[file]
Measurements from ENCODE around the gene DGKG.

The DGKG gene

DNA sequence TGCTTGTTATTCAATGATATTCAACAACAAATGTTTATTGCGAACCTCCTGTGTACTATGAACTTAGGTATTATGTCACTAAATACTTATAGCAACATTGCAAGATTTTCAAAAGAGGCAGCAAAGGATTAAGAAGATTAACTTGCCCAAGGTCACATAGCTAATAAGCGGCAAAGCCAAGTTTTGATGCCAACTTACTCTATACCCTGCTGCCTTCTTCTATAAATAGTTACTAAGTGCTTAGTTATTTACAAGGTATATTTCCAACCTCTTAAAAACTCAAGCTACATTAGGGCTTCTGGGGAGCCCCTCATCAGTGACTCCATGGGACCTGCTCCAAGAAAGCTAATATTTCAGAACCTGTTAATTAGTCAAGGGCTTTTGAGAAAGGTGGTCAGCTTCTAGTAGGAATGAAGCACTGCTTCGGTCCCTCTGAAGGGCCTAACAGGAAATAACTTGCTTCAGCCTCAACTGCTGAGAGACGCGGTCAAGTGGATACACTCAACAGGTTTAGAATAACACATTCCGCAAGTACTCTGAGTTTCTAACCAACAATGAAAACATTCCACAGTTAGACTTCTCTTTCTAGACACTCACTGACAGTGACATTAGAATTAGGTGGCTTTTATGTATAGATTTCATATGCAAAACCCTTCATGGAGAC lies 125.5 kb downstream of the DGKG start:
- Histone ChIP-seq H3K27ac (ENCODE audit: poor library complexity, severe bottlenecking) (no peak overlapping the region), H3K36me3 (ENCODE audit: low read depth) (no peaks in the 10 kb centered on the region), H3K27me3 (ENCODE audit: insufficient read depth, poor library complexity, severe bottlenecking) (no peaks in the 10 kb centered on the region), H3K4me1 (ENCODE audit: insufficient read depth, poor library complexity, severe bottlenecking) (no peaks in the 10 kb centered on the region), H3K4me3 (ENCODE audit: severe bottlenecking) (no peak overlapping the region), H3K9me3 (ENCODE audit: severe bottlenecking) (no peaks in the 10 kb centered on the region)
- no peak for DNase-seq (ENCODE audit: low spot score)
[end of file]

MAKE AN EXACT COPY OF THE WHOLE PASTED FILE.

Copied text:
Measurements from ENCODE around the gene DGKG.

The DGKG gene

DNA sequence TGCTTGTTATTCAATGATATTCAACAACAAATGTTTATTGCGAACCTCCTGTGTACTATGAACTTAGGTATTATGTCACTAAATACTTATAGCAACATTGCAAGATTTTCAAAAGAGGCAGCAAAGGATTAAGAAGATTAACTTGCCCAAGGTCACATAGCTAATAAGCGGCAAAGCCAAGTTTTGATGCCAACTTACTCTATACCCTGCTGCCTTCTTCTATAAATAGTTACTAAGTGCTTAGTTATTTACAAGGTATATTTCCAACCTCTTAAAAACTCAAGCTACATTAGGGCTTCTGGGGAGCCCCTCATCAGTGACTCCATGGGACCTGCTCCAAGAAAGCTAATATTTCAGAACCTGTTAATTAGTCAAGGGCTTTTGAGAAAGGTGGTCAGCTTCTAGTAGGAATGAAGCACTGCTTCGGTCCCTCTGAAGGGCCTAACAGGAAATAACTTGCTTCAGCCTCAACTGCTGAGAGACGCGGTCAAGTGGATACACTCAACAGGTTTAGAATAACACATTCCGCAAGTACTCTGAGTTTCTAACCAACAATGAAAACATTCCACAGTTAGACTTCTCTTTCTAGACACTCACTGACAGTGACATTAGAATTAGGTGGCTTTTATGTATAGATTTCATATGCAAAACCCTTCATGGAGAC lies 125.5 kb downstream of the DGKG start:
- Histone ChIP-seq H3K27ac (ENCODE audit: poor library complexity, severe bottlenecking) (no peak overlapping the region), H3K36me3 (ENCODE audit: low read depth) (no peaks in the 10 kb centered on the region), H3K27me3 (ENCODE audit: insufficient read depth, poor library complexity, severe bottlenecking) (no peaks in the 10 kb centered on the region), H3K4me1 (ENCODE audit: insufficient read depth, poor library complexity, severe bottlenecking) (no peaks in the 10 kb centered on the region), H3K4me3 (ENCODE audit: severe bottlenecking) (no peak overlapping the region), H3K9me3 (ENCODE audit: severe bottlenecking) (no peaks in the 10 kb centered on the region)
- no peak for DNase-seq (ENCODE audit: low spot score)